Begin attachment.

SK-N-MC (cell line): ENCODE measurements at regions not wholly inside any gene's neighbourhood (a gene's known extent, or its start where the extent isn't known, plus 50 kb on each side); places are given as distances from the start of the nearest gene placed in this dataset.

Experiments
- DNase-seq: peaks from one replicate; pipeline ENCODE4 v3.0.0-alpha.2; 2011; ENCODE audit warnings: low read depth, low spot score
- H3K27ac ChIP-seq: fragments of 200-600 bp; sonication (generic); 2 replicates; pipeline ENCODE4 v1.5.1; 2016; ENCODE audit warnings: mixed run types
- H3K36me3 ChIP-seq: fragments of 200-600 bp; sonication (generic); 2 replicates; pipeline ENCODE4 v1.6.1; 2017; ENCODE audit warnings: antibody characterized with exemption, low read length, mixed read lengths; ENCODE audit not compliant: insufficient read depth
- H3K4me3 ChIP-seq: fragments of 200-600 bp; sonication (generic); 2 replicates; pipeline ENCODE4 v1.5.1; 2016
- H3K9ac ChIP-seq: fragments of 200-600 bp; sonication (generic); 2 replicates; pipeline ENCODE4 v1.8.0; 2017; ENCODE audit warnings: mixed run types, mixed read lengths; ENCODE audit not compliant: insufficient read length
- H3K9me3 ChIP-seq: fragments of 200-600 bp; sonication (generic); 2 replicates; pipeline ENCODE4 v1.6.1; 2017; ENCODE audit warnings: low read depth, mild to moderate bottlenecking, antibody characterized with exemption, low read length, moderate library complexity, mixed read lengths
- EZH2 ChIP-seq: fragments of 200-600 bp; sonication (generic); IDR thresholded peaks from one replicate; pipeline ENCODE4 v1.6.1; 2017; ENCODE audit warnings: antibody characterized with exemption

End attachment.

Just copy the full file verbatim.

SK-N-MC (cell line): ENCODE measurements at regions not wholly inside any gene's neighbourhood (a gene's known extent, or its start where the extent isn't known, plus 50 kb on each side); places are given as distances from the start of the nearest gene placed in this dataset.

Experiments
- DNase-seq: peaks from one replicate; pipeline ENCODE4 v3.0.0-alpha.2; 2011; ENCODE audit warnings: low read depth, low spot score
- H3K27ac ChIP-seq: fragments of 200-600 bp; sonication (generic); 2 replicates; pipeline ENCODE4 v1.5.1; 2016; ENCODE audit warnings: mixed run types
- H3K36me3 ChIP-seq: fragments of 200-600 bp; sonication (generic); 2 replicates; pipeline ENCODE4 v1.6.1; 2017; ENCODE audit warnings: antibody characterized with exemption, low read length, mixed read lengths; ENCODE audit not compliant: insufficient read depth
- H3K4me3 ChIP-seq: fragments of 200-600 bp; sonication (generic); 2 replicates; pipeline ENCODE4 v1.5.1; 2016
- H3K9ac ChIP-seq: fragments of 200-600 bp; sonication (generic); 2 replicates; pipeline ENCODE4 v1.8.0; 2017; ENCODE audit warnings: mixed run types, mixed read lengths; ENCODE audit not compliant: insufficient read length
- H3K9me3 ChIP-seq: fragments of 200-600 bp; sonication (generic); 2 replicates; pipeline ENCODE4 v1.6.1; 2017; ENCODE audit warnings: low read depth, mild to moderate bottlenecking, antibody characterized with exemption, low read length, moderate library complexity, mixed read lengths
- EZH2 ChIP-seq: fragments of 200-600 bp; sonication (generic); IDR thresholded peaks from one replicate; pipeline ENCODE4 v1.6.1; 2017; ENCODE audit warnings: antibody characterized with exemption